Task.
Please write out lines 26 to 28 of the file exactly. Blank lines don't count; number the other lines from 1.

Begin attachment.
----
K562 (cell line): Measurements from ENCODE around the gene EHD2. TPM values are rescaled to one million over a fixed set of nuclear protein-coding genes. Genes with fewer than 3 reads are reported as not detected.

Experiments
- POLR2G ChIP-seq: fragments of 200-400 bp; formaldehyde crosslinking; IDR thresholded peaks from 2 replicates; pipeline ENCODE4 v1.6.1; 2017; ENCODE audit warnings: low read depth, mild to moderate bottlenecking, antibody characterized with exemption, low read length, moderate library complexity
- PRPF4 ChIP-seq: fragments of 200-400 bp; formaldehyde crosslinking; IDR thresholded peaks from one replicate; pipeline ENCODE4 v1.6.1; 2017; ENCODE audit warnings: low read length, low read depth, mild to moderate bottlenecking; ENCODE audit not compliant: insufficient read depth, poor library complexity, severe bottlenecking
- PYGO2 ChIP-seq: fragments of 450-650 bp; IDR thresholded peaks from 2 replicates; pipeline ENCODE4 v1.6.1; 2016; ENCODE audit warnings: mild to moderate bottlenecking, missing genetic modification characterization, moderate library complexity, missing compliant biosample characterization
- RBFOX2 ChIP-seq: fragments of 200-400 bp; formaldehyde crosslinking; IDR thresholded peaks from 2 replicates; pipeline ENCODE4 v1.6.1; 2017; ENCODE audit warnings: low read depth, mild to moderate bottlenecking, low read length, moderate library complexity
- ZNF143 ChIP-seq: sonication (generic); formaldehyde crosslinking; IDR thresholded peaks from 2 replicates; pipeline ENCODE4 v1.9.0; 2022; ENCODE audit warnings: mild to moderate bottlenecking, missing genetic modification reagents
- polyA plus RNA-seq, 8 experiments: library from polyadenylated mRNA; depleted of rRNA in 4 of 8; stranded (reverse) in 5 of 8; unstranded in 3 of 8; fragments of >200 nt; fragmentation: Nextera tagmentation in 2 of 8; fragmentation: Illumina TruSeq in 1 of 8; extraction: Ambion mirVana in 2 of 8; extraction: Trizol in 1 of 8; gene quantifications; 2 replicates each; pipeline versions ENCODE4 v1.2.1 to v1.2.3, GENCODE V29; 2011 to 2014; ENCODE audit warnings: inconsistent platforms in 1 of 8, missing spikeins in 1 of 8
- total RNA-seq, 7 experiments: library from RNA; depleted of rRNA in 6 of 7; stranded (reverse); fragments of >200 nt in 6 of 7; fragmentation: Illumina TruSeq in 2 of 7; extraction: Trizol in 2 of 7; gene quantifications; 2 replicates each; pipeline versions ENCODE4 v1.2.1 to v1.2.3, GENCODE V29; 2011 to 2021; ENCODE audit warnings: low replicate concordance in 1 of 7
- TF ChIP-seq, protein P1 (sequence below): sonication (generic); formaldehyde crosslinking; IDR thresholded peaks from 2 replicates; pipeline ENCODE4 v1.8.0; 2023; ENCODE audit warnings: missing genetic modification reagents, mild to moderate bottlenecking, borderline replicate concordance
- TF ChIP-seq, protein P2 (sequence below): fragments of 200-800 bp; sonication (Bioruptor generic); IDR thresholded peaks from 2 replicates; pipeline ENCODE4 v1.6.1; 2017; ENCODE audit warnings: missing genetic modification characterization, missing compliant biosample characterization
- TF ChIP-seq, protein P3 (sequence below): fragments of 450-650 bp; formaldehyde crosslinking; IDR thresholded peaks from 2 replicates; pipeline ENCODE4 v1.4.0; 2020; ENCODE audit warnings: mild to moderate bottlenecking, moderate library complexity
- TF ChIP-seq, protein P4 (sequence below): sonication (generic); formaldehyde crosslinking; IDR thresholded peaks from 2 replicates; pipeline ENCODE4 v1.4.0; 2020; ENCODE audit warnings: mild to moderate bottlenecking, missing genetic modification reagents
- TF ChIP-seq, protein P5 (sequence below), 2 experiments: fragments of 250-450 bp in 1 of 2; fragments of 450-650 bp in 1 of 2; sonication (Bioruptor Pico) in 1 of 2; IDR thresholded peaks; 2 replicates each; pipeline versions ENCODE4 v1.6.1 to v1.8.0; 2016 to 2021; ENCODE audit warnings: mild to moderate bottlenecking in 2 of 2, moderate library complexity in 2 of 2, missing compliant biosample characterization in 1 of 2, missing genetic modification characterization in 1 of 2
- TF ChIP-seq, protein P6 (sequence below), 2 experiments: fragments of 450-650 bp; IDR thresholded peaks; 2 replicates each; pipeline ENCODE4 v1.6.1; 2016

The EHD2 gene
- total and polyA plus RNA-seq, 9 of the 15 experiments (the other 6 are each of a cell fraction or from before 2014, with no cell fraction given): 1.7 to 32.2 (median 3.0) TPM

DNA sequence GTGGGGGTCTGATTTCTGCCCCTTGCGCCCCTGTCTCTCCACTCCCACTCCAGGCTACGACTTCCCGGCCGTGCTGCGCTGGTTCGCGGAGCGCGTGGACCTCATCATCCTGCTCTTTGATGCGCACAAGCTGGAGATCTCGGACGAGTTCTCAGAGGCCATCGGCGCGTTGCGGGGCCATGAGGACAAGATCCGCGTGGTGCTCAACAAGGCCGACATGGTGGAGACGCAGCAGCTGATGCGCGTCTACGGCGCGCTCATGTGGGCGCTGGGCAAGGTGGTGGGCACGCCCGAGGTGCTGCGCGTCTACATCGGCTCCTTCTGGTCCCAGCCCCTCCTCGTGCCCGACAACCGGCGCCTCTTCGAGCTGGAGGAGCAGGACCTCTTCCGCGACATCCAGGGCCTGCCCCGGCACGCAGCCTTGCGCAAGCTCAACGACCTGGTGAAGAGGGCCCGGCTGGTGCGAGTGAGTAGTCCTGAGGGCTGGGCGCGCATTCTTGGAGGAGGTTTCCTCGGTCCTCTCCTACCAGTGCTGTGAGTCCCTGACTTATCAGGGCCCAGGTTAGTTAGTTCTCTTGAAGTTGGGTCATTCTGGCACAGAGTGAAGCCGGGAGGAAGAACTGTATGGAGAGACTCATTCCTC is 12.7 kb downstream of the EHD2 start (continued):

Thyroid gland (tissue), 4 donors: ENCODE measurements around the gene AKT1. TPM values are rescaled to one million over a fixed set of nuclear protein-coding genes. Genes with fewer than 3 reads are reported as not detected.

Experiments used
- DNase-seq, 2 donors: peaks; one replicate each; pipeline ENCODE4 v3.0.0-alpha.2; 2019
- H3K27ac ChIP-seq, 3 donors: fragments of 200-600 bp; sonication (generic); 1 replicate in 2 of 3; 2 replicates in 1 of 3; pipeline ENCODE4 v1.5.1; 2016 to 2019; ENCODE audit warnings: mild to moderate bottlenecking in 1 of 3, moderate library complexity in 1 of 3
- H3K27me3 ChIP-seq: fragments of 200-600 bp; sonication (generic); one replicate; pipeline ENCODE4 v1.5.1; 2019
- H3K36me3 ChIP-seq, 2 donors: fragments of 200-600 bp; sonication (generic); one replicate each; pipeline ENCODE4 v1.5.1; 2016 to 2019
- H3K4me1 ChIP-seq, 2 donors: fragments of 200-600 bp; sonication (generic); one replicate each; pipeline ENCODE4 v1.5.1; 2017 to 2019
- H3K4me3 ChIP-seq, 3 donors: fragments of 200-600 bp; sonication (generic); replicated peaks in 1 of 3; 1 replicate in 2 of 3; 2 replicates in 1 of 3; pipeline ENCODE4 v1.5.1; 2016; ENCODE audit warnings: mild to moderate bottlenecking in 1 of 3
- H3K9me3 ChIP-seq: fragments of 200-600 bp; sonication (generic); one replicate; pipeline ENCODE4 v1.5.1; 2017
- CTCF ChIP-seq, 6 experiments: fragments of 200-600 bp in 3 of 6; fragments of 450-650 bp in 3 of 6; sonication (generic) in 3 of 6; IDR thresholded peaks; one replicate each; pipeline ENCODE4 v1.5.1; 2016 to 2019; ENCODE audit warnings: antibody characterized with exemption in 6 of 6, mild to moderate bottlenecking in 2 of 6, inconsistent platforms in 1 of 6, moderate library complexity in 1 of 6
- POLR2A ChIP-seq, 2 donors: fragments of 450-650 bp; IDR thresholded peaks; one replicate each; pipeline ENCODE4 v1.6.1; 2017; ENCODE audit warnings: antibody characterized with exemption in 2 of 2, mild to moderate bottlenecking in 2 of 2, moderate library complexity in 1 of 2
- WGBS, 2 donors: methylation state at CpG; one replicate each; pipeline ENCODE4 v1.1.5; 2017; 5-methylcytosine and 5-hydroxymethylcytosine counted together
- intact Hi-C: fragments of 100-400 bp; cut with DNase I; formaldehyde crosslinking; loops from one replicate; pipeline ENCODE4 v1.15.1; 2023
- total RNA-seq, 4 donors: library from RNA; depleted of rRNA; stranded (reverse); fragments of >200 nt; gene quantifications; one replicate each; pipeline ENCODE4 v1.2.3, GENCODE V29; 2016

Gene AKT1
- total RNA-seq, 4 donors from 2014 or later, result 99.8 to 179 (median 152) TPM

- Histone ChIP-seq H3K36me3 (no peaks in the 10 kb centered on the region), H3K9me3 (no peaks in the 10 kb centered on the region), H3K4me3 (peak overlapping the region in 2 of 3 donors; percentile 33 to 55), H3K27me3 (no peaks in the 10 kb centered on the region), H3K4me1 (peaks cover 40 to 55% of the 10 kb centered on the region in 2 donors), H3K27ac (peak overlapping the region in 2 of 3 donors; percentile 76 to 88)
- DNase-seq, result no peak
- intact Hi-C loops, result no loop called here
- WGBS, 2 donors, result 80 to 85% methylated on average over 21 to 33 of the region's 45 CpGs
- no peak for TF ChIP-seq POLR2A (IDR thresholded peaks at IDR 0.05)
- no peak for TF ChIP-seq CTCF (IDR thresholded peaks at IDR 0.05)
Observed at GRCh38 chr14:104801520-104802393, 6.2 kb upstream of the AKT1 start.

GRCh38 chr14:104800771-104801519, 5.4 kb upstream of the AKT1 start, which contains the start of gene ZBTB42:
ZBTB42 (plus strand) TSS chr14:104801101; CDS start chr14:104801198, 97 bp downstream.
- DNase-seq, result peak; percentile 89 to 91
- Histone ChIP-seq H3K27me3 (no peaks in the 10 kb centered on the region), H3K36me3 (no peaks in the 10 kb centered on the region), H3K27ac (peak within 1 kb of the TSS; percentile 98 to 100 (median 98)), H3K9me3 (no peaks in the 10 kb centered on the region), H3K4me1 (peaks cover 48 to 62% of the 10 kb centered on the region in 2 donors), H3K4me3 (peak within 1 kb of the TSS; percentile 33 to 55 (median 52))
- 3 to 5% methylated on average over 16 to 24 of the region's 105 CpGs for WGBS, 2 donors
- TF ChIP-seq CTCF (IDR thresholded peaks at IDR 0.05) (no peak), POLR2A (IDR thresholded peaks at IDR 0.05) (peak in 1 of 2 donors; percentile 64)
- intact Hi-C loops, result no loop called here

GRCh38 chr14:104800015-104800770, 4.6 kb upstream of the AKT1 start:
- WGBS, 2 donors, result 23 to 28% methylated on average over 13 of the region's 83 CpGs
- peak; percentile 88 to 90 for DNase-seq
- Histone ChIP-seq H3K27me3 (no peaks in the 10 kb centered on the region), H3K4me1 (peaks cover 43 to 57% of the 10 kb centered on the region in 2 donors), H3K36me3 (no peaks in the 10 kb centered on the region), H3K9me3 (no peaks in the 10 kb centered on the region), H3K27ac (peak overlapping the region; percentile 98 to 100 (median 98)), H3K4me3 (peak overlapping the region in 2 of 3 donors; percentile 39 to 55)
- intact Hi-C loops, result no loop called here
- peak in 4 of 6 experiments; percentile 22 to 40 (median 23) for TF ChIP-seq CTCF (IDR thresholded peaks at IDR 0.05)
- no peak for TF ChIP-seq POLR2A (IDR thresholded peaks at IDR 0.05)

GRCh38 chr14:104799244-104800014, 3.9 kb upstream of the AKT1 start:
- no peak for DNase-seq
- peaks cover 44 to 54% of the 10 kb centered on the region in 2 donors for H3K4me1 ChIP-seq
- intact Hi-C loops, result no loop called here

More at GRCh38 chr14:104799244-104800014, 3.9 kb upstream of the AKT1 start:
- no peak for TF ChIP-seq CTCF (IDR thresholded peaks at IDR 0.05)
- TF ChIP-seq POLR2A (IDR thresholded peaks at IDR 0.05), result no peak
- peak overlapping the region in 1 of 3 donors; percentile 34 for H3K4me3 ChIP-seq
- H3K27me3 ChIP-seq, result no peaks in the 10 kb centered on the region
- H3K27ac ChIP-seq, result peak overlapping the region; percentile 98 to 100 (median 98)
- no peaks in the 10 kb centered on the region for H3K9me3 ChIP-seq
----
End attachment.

- H3K4me3 ChIP-seq, 3 donors: fragments of 200-600 bp; sonication (generic); replicated peaks in 1 of 3; 1 replicate in 2 of 3; 2 replicates in 1 of 3; pipeline ENCODE4 v1.5.1; 2016; ENCODE audit warnings: mild to moderate bottlenecking in 1 of 3
- H3K9me3 ChIP-seq: fragments of 200-600 bp; sonication (generic); one replicate; pipeline ENCODE4 v1.5.1; 2017
- CTCF ChIP-seq, 6 experiments: fragments of 200-600 bp in 3 of 6; fragments of 450-650 bp in 3 of 6; sonication (generic) in 3 of 6; IDR thresholded peaks; one replicate each; pipeline ENCODE4 v1.5.1; 2016 to 2019; ENCODE audit warnings: antibody characterized with exemption in 6 of 6, mild to moderate bottlenecking in 2 of 6, inconsistent platforms in 1 of 6, moderate library complexity in 1 of 6